The recommended technique is to start by identifying the reference structures. At first, place the probe in the longitudinal axis at the anterior triangle, with the symphysis pubis anteriorly and the perineal body posteriorly (Figure 2 left). At this level identify the ischiopubic ramus and the ischiocavernosus muscle lying above (Figure 2 right). Next, place the probe in the transverse axis of the perineal body to identify the superficial and deep transverse perineal muscles (Figure 3). Then move the probe laterally to visualize the posterior edge of the ischiopubic ramus. Medial to that, we find the internal pudendal artery, which can be confirmed with colour Doppler (Figure 4 left). A longitudinal or transverse view of the artery can be obtained depending on the probe position. Placing the probe in a transverse position, identifying the ischial tuberorisity, we visualize the pudendal artery and perineal transverse muscles, and the perineal nerve, medial to the artery (Figure 4 right).
Results
We scanned 23 females and 5 males bilaterally, with an average of 37.78 years, 74.3 kg.
We analyze the position of the pudendal artery in relation with muscles (bulbospongiosus and perineal transverse) in transverse and longitudinal probe position. Placing the probe in transverse position, we identify pudendal artery between bulbospongious and ischium in 12 images, and we visualize the nerve in 5 images, while we find the artery between perineal transverse muscle and ischium in 29 cases, and the nerve in 11. And if we place the probe in longitudinal, we identify the artery posterior to bulbospongiosus muscle in 13 images and we just find the nerve in 2, though the artery is positioned posterior to perineal transverse in 30 images and the nerve can be seen in 8.
Therefore, placing the transducer in transverse position we identified the nerve in a total of 16 patients but in longitudinal position we identified it in 8 patients. With this results we conclude that if we place our probe in transverse axis (transversal to the line between the scroutm or mons pubis and the anal margin, medial to ischial tuberosity) it will be easier to identify pudendal artery; and medial to it, the pudendal nerve, along the perineal transverse muscle (Figure 5).
The sonoanatomy with the transducer in this position is show in Figure 6.
Discussion
The difficulty in visualizing the pudendal nerve by ultrasound had been previously reported in literature [4]. At the level of the ischial spine the pudendal nerve is 4 to 6 mm in diameter. Also, at this level in 30-40% of cases, the pudendal nerve would have already divided into 2 or 3 branches. The difficulty in isolating the pudendal nerve is due the surrounding connective and fatty tissue. The injection of local anaesthesic can improve the visualization of the nerve under ultrasound [9].
The pudendal nerve block is used for anaesthesia or analgesia for perineal surgery, hemorrhoidectomy, perineal neuralgia, neurogenic bladder dysfunction and chronic pelvic pain causes by pudendal nerve entrapment. In males it can be used for transrectal prostate biopsy, circumcision, penile prothesis operations, and in females for colpoperineorrhaphy [10].
Most recent studies on pudendal nerve block have been conducted mainly in urological or proctological procedures [11]. Its use in obstetrics however to date has been poorly studied. In this field, it is used for pain relief during the second stage of labor in spontaneous vaginal or instrumental deliveries (vacuum or forceps), for episiotomy and repair of severe lacerations (recto-vaginal fistulae, suture of perineum). Multipara women with pain at delivery end, can especially benefit from the use of a pudendal nerve block. It is another method that an obstetrician could offer a parturient, a second line choice after neuraxial block with general anaesthesia as the last alternative in acute emergencies and in cases of failed regional anaesthesia or when the mother refuses any other anaesthesia despite proper information or proves unable to cooperate.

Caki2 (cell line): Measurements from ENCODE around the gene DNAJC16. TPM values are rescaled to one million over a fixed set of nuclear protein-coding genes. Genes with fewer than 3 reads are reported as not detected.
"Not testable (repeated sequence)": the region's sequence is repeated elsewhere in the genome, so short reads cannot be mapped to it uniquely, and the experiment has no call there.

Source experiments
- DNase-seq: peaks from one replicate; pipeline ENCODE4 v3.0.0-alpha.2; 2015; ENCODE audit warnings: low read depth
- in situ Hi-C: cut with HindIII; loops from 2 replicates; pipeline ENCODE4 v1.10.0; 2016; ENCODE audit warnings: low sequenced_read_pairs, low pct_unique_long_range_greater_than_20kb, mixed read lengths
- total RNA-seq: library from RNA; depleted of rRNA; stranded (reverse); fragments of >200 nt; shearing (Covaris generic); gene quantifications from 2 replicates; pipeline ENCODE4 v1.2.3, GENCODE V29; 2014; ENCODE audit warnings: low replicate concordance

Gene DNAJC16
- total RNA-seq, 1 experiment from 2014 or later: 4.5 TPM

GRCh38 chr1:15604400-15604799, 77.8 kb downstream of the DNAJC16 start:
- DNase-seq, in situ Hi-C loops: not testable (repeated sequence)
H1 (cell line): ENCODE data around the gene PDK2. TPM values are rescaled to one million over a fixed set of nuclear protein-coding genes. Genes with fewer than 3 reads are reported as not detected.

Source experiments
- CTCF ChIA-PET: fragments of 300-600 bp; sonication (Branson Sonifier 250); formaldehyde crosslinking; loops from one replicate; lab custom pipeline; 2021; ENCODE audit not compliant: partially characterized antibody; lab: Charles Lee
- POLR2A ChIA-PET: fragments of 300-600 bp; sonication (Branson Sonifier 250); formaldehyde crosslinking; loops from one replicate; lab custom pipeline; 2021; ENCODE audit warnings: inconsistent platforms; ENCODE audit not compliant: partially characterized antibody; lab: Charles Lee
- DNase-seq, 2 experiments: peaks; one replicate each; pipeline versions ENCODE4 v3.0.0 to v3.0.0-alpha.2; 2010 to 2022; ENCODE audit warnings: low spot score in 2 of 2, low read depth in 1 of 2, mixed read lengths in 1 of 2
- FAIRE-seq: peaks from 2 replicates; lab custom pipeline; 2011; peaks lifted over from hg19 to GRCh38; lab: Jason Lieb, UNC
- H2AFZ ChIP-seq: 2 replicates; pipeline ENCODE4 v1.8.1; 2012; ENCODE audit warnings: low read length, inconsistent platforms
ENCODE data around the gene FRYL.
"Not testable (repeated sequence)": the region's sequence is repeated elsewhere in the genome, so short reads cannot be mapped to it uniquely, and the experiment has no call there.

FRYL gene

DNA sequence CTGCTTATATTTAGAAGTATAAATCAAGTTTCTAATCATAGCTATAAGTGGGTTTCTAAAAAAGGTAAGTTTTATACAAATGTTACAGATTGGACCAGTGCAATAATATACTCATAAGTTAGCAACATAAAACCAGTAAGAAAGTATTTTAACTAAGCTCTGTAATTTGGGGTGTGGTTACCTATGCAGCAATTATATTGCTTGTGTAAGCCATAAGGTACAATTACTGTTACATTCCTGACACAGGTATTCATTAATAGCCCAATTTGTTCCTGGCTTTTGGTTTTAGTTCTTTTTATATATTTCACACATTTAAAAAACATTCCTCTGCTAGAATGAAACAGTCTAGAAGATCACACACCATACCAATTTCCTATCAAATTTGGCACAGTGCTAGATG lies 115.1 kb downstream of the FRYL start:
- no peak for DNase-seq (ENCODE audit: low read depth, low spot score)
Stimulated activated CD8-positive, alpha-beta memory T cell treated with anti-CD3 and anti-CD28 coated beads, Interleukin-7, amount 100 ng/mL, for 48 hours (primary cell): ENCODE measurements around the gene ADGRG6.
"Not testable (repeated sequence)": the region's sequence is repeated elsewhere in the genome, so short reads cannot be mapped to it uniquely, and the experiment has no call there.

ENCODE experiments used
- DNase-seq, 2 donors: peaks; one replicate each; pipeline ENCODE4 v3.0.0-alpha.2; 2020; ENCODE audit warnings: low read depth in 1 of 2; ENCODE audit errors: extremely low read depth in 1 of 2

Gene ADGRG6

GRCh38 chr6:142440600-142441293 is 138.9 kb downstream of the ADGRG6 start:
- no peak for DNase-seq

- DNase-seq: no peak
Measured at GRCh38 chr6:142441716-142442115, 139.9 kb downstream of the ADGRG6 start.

Episiotomy or tearing of perineal tissues during childbirth is associated with significant pain in the postpartum period. Although the use of episiotomy is often debated, it remains the most common surgical procedure experienced by women [10]. Even though pain from episiotomy may be severe and can result in significant discomfort it is poorly treated [12].
The American College of Obstetricians and Gynecologists defines chronic pelvic pain as “non-cyclic pain of 6 or more months duration that localizes to the anatomic pelvis, anterior abdominal wall at or below the umbilicus, the lumbosacral back, or the buttocks and is of sufficient severity to cause functional disability or lead to medical care”. Chronic pelvic pain is a clinical diagnosis made in patients with the typical history involving the penis or clitoris, scrotum or labia, perineum and anorectal region. This may arise from pudendal nerve entrapment. To exclude this pathology is crucial to confidently block the pudendal nerve to guide for the management.
Conclusion
Pelvic floor sonography is a relatively simple, noninvasive, and reliable method to assess not only functionality but also morphology, this pudendal anterior approach described could be used to perform analgesic or anesthetic blocks. The potential risks for pudendal block include hematoma, infection, nerve damage as well as local anesthetic toxicity and extension of the nerve block; in practice complications are rare [13].
In summary, the wide availability of ultrasonographic techniques, and an understanding of the 2 and 3 dimensional imaging possible with modern ultrasonography could improve our understanding of pelvis floor anatomy and allow better assessment in pre and post-surgical management.
Acknowledgements
Javier Durán, for his contribution with the perineal diagram.
References

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Review summary

  1. Zekeriya Beniamin
    Posted on Oct 28 2016 at 3:49 pm
    The authors conducted the observational study on 28 volunteers to describe a new approach of ultrasound-guided scanning technique for visualizing the pudendal nerve. Overall the work presented is consistent and suitable for biomedical journal.